On the recommendation of the Advisory Committee for the Selection of a Vice-Principal (Communications and External Relations), McGill’s Board of Governors has approved the appointment of Louis Arseneault as the University’s new V-P (CER). Arseneault’s term begins February 1, 2017, and runs until June 30, 2022.
Louis Arseneault replaces Olivier Marcil, who left the University for the private sector at the end of September. Marc Weinstein, Vice-Principal (University Advancement), has been serving as Interim V-P (CER) since last October.
In an e-mail sent to the community earlier today, Principal Suzanne Fortier welcomed Arseneault to McGill. She cited his “more than 20 years’ experience in strategic and marketing communications, public affairs, government and media relations, and issues management.”
Arseneault served as Vice-President (Talent Attraction, Promotion and Communications) at Montréal International from 2011 to 2016, after six years as the organization’s Communications Director. Montréal International is a non-profit economic development agency that attracts foreign direct investment, international organizations and talent in the Greater Montreal area. During his time there, Arseneault’s team developed Contact MTL, an international ambassador network that promotes the region as a world-class site of post-secondary education, research, innovation, culture and business. McGill is one of 20 partners involved in Contact MTL.
“Throughout my life, I’ve been attracted to universities for their great mission: developing knowledge, teaching, research, and service to the community,” Arseneault says. “Universities shape our future and help us to understand the world around us. Throughout my career, and particularly at Montréal International, I collaborated on many projects with universities – and particularly McGill – so I’ve got to know many people in those worlds. I’m looking forward to dedicating myself to promoting the great institution that is McGill, and the Montréal university community in general. The calibre of our universities – our students, our faculty, our staff – is one of the things that really sets Montreal apart.”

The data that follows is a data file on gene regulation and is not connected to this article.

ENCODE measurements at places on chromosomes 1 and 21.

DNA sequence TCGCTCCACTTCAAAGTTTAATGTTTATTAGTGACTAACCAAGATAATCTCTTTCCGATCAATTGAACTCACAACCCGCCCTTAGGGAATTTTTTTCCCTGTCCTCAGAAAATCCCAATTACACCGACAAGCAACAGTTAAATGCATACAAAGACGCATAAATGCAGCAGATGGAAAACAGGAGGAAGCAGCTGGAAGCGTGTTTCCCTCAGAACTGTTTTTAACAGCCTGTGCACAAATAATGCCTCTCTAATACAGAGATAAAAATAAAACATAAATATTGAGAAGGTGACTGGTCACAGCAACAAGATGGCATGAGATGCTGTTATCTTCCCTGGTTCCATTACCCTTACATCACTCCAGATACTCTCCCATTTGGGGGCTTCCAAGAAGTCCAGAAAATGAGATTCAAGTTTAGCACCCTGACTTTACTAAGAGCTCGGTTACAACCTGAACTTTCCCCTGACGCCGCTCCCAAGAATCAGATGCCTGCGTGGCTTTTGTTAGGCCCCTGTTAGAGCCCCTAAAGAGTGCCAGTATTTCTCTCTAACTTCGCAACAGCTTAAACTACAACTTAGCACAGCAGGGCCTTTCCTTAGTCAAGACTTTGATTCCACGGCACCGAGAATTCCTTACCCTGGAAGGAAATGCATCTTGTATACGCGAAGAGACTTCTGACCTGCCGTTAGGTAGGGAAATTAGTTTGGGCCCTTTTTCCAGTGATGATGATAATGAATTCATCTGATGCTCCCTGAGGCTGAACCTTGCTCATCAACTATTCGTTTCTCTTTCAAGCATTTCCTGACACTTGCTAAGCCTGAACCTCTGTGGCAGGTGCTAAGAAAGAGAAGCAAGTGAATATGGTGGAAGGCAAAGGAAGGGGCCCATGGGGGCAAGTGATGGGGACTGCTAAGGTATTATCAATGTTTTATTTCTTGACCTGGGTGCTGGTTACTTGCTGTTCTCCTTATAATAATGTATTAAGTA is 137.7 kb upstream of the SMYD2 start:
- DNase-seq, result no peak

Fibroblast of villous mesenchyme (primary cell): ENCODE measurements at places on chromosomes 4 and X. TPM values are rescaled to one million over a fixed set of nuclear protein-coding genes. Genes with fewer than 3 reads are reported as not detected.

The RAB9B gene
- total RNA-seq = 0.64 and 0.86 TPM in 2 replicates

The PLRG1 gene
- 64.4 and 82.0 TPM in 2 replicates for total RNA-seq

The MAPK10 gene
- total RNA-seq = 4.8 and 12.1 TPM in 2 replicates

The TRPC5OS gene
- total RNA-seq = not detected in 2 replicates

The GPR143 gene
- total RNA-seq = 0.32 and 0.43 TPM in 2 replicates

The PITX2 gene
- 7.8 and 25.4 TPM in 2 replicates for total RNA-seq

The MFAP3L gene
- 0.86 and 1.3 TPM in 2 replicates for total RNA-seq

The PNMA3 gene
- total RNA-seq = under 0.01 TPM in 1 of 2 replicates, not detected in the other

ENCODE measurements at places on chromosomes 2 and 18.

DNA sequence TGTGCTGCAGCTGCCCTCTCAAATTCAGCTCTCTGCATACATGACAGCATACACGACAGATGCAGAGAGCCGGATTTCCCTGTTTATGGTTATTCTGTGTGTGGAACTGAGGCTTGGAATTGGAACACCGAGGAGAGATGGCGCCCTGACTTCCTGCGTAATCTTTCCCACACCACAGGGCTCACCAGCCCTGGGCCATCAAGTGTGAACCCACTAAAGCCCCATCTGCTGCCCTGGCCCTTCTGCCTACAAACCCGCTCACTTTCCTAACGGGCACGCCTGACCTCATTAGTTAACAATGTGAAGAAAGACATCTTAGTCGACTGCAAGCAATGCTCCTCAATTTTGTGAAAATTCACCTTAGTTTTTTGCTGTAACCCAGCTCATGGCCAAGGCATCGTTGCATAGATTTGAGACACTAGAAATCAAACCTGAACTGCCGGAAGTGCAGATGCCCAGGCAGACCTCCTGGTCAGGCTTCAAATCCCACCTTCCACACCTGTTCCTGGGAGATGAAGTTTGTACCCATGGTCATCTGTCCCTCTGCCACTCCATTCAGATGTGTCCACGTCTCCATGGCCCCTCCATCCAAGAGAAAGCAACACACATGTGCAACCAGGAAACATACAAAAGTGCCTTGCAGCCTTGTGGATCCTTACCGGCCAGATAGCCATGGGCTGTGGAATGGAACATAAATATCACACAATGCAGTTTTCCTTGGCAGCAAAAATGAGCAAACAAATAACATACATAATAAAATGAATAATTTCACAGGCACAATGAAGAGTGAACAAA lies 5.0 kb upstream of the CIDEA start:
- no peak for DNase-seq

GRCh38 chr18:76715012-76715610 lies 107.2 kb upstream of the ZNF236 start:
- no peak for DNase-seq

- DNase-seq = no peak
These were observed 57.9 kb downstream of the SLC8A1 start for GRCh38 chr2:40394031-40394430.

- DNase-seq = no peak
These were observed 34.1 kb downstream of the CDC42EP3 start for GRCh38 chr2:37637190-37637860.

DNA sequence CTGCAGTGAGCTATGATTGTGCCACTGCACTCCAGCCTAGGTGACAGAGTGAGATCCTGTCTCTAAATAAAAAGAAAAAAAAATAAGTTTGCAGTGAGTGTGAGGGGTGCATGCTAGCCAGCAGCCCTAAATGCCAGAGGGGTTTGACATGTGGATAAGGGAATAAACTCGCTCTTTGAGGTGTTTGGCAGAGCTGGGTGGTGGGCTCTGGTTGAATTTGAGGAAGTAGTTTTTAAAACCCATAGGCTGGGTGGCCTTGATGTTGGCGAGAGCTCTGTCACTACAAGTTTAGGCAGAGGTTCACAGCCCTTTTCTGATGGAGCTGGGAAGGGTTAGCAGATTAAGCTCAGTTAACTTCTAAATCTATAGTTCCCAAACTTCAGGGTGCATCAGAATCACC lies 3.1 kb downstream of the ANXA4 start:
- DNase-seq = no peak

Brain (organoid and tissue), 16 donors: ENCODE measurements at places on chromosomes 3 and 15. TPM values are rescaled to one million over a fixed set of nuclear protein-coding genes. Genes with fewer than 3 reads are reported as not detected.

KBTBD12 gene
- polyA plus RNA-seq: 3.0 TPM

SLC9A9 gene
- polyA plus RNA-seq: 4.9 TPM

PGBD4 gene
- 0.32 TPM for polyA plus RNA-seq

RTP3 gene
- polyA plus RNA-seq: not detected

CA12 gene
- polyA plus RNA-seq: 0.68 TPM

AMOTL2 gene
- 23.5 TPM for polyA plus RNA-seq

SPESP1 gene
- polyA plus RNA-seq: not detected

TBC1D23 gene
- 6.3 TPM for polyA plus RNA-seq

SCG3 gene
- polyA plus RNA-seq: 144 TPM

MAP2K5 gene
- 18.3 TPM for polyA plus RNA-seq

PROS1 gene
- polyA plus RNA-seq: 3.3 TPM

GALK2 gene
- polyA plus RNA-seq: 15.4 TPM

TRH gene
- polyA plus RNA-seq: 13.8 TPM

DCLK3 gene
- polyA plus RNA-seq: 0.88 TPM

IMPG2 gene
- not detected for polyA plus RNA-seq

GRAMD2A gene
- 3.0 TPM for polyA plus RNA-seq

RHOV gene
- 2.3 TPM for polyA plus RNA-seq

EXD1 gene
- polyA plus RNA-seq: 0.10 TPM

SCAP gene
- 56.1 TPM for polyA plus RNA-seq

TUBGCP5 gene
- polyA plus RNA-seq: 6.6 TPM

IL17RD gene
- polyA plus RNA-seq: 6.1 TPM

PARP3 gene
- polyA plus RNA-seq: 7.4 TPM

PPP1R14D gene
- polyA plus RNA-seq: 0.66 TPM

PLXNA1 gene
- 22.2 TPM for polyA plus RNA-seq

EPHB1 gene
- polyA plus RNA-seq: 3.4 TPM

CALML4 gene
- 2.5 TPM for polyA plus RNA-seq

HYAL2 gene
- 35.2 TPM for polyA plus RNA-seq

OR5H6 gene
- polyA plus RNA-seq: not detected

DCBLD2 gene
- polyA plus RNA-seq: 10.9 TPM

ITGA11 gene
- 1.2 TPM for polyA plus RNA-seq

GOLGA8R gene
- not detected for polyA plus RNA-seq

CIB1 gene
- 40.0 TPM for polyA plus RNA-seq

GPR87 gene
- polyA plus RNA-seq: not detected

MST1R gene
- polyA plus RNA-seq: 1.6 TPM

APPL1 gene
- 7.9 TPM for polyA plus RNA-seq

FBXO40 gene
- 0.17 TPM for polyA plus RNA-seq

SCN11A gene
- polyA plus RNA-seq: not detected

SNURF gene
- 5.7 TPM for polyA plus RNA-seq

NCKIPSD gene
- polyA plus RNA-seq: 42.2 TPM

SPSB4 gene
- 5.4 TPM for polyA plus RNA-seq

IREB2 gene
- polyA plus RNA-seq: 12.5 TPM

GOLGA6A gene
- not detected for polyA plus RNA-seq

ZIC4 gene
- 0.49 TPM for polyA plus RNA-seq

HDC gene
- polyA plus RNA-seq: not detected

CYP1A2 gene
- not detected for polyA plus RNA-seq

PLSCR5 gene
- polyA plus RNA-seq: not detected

Prior to joining Montréal International, Arseneault worked as senior director of corporate communications, with various responsibilities including media relations, at Bell Canada (1997-2003), and as assistant director of public affairs at CAA-Québec (1992-1997).
Arseneault grew up in Sainte-Foy, Quebec, and moved to Montreal to study. He graduated with a Bachelor’s degree in communications from UQAM. He then moved to France, earning a Master’s degree in sociology (information and communications) from Université Paris VII.
He characterizes himself as “a true Montrealer at heart.” “I chose to study, work and live here, and it’s clearly my city,” he says. “I’m very passionate about this great city for all the reasons that Montrealers, and visitors, love it: it’s open to the world, it’s multicultural, multilingual, it’s creative and progressive. There’s a great work ethic and a drive for innovation, but at the same time an appreciation for art and culture, and a balance between work and pleasure.
“It’s a big year for the city, with the 375th anniversary. It’s an occasion to look back on what has made Montreal so great, but also to look into the future. It resonates very well with McGill, which is also ramping up to its own big anniversary, the bicentennial in 2021. That’s something I’m really looking forward to working with the University community on.”
Although he counts swimming, gardening and cooking among his pastimes, Arseneault’s primary hobby is learning new languages. He is fluent in French, English, Italian and Spanish – with some German, Portuguese and Russian – and holds two language certificates earned at McGill’s School of Continuing Studies.
“Language is a key whereby you can understand a culture, a country, a people,” he says. “And, when you’ve mastered a language, you have the ability to read the great authors in the language they were writing in.”
But there’s another reason behind his love of language.
“One of my passions is opera, and most of them are in foreign languages,” says Arseneault, who sits on the board of directors of Opéra de Montréal. “I’m pretty eclectic in my tastes. Of course, I like the Verdis and the Puccinis, but also Massenet and Wagner. And I know that McGill has an extraordinary music school and a great opera company – the Principal has spoken highly of McGill’s skills in opera.”
He is a board member of the United Nations Association in Canada of Greater Montreal, vice-chairman of Les Fourchettes de l’espoir, a social economy organization dedicated to support communities in Montréal-Nord, and honorary president of Visages d’Outremer, an initiative aimed at gathering and promoting the community of new Montrealers coming from Guadeloupe, Martinique, La Réunion and other French-administered territories outside Europe. He is a member of the International Economic Development Council, the Association des professionnels en développement économique du Québec, the Canadian Public Relations Society and the Société québécoise des professionnels en relations publiques.
“I’m eager to get started,” he says of his new position. “For me, McGill embodies the best of what Montreal, Quebec and Canada have to offer: excellence in teaching, research, innovation and diversity – it’s very cosmopolitan with students, professors and researchers coming from the four corners of the world. The magnificent campuses, the University’s personality…. I’m very happy to be joining the McGill community.”